Time-Dependent Increased Risk for Serious Infection From Continuous Use of Tumor Necrosis Factor Antagonists Over Three Years in Patients With Rheumatoid Arthritis
ABSTRACT To investigate associations between continuous treatments with tumor necrosis factor (TNF) antagonists and risk for developing serious infections (SIs) over 3 years in Japanese patients with rheumatoid arthritis (RA) enrolled in the Registry of Japanese RA Patients for Long-Term Safety (REAL) database.
We analyzed 727 RA patients who had started either infliximab or etanercept (the anti-TNF group; 1,480.1 patient-years [PY]) and 571 RA patients who had started conventional nonbiologic disease-modifying antirheumatic drugs (the unexposed group; 1,104.1 PY) at the time of enrollment in the REAL. We assessed the occurrence of SIs within a 3-year observation period, including the period after switching to other TNF antagonists, and all SIs, unlimited to the first one in each patient as reported in other studies, to evaluate the real safety of TNF antagonists in daily practice.
The incidence rate of SIs per 100 PY was 5.54 (95% confidence interval [95% CI] 4.44-6.84) in the anti-TNF group and 2.72 (95% CI 1.87-3.83) in the unexposed group. Poisson regression analysis revealed that the relative risk (RR) of continuous use of TNF antagonists for SIs after adjusting for baseline and time-dependent covariates was significantly elevated both overall (1.97, 95% CI 1.25-3.19) and for the first year (2.40, 95% CI 1.20-5.03), but not for the second and third years combined (1.38, 95% CI 0.80-2.43). The adjusted RR for SIs of etanercept compared to infliximab was not significantly elevated.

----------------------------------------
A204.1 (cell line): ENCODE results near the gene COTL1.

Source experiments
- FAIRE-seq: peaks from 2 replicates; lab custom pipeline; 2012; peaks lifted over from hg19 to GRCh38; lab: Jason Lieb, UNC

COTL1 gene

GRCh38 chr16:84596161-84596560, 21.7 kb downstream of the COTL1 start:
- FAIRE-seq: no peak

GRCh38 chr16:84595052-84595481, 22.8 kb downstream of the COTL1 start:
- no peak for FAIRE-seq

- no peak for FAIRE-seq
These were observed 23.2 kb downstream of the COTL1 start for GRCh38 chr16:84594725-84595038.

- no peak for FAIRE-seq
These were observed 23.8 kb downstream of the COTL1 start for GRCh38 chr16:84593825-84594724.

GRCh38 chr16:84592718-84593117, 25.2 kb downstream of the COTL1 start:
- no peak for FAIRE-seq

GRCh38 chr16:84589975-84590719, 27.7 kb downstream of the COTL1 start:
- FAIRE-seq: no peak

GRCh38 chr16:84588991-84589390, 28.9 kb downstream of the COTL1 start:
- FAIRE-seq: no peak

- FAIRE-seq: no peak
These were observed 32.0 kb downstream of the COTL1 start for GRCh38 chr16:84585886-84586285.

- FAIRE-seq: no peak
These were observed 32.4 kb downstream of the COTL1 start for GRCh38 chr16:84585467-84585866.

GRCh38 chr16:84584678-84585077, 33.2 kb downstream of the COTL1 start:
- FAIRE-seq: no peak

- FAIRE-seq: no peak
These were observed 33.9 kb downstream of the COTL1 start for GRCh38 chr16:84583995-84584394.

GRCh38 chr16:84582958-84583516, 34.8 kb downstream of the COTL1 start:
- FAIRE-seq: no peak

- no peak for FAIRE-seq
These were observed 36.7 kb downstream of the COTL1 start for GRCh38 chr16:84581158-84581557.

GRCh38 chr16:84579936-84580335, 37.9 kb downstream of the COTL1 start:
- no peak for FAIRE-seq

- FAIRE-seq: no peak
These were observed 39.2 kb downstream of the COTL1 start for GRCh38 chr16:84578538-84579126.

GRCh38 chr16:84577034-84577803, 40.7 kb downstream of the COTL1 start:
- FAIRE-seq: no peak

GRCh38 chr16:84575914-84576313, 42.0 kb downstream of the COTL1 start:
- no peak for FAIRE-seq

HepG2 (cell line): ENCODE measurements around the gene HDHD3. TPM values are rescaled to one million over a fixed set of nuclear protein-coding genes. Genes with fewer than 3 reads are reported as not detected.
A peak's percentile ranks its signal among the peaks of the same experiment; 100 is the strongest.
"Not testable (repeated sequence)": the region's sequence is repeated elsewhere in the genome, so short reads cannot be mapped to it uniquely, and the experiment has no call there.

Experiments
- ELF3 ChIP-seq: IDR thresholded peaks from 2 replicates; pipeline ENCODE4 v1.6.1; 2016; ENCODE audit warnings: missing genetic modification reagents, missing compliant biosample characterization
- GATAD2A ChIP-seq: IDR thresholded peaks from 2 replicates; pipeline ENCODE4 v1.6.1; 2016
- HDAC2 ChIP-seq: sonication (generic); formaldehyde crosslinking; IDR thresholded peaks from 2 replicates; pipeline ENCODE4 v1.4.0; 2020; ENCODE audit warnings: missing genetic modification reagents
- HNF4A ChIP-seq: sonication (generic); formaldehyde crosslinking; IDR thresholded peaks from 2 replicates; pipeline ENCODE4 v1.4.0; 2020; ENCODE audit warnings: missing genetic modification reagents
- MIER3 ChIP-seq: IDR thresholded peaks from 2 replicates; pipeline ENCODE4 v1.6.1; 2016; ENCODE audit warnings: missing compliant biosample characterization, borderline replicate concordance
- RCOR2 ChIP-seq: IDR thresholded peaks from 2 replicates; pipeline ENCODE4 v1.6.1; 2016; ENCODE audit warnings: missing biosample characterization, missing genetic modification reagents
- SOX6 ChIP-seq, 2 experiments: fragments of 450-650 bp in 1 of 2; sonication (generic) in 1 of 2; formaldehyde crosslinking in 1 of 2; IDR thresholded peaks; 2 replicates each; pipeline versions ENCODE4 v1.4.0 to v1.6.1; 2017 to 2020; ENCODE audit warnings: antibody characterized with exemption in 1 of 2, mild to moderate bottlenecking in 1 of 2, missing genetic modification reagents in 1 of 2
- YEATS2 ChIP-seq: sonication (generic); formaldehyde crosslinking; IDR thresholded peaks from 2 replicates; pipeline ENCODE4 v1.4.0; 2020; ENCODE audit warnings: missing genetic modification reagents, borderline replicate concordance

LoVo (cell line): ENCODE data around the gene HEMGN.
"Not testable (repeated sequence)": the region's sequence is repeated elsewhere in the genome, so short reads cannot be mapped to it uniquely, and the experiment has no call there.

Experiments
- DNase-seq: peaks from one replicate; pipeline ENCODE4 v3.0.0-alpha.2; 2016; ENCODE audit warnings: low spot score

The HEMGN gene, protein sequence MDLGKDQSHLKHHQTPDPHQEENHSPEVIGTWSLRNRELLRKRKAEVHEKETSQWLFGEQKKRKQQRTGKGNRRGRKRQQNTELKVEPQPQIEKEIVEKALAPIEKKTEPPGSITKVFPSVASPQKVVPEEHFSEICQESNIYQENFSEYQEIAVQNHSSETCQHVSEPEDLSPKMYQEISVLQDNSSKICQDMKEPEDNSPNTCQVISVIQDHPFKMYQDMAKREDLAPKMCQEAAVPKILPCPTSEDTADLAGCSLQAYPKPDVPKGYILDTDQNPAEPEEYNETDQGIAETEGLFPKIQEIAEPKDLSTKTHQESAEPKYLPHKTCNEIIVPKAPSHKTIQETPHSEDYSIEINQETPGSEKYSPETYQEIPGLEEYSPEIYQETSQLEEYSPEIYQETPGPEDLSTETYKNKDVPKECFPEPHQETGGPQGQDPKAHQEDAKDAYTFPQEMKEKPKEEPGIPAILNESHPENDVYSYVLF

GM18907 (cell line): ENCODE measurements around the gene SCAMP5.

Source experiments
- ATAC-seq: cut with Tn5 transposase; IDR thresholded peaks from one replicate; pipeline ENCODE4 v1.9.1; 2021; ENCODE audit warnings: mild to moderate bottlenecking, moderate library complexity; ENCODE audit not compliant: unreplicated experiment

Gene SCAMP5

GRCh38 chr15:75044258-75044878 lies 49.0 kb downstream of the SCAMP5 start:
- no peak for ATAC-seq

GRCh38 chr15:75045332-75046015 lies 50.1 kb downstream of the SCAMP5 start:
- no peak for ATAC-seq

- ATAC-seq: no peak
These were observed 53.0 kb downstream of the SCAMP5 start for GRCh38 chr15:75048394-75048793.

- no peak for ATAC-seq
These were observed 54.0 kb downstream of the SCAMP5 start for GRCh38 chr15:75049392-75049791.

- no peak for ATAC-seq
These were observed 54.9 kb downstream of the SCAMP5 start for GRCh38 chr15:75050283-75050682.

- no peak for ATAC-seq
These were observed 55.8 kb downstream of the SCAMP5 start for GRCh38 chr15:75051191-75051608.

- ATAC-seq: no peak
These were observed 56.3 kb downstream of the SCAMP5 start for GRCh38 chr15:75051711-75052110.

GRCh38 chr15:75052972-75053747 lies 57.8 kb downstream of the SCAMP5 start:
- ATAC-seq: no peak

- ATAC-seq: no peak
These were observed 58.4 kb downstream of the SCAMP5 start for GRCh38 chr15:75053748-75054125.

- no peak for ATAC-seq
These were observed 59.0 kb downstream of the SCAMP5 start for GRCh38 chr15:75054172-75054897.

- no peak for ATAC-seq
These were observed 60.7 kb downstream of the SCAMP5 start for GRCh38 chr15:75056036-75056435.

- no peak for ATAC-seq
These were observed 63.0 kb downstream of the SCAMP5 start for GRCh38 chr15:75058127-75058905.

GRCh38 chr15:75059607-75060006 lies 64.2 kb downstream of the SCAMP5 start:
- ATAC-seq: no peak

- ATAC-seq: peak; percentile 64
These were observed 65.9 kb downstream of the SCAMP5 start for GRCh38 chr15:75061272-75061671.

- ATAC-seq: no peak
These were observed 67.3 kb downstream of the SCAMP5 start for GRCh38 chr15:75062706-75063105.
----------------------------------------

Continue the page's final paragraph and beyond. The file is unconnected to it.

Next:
Continuous anti-TNF therapy was significantly associated with increased risks for developing SIs during, but not after, the first year.
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ABSTRACT: Objective To determine whether exposure to tumor necrosis factor alpha (TNF-α) inhibitors increases the risk of herpes zoster (HZ) among people with rheumatoid arthritis (RA).Methods We performed a cohort study of people with RA participating in the Australian Rheumatology Association Database (ARAD). We identified self-reported cases of HZ and verified using medical records. For the primary analysis we only included doctor-verified cases. For TNF-α inhibitor exposed groups, we excluded HZ episodes that occurred before TNF-α inhibitor initiation, and for the control group we excluded HZ episodes that occurred prior to 2000 or RA diagnosis. Risk of HZ among participants exposed versus not exposed to TNF-α inhibitors was compared using Cox proportional hazards models including significant covariates affecting the risk. Adjusted hazard ratios (HR) were calculated for TNF-inhibitors as a class and for individual agents.ResultsAmong 2157 active RA participants, there were 442 self-reported cases of HZ. From 346 responses from doctors, 249 cases were verified and 4 were false positives (false positive rate 1.6%). Crude incidence of verified HZ in the entire RA cohort was 15.9/1000 person-years (95% CI 13.5 to 18.8). An increased risk of HZ was found for all TNF-α inhibitors combined (fully adjusted HR 1.71 [95% CI (1.00 to 2.92) and adalimumab (fully adjusted HR, 2.33 [95% CI 1.22 to 4.45)]) but in the fully adjusted model was not increased with etanercept (fully adjusted HR1.65 [95% CI 0.90 to 3.03]). No increased risk was found with infliximab (HR 1.29 [95% CI 0.37 to 4.47]).ConclusionsTNF-α inhibitors are associated with an increased risk of HZ in people with RA compared to those who have not been exposed.Internal Medicine Journal 01/2015; 45(3). DOI:10.1111/imj.12679 · 1.70 Impact Factor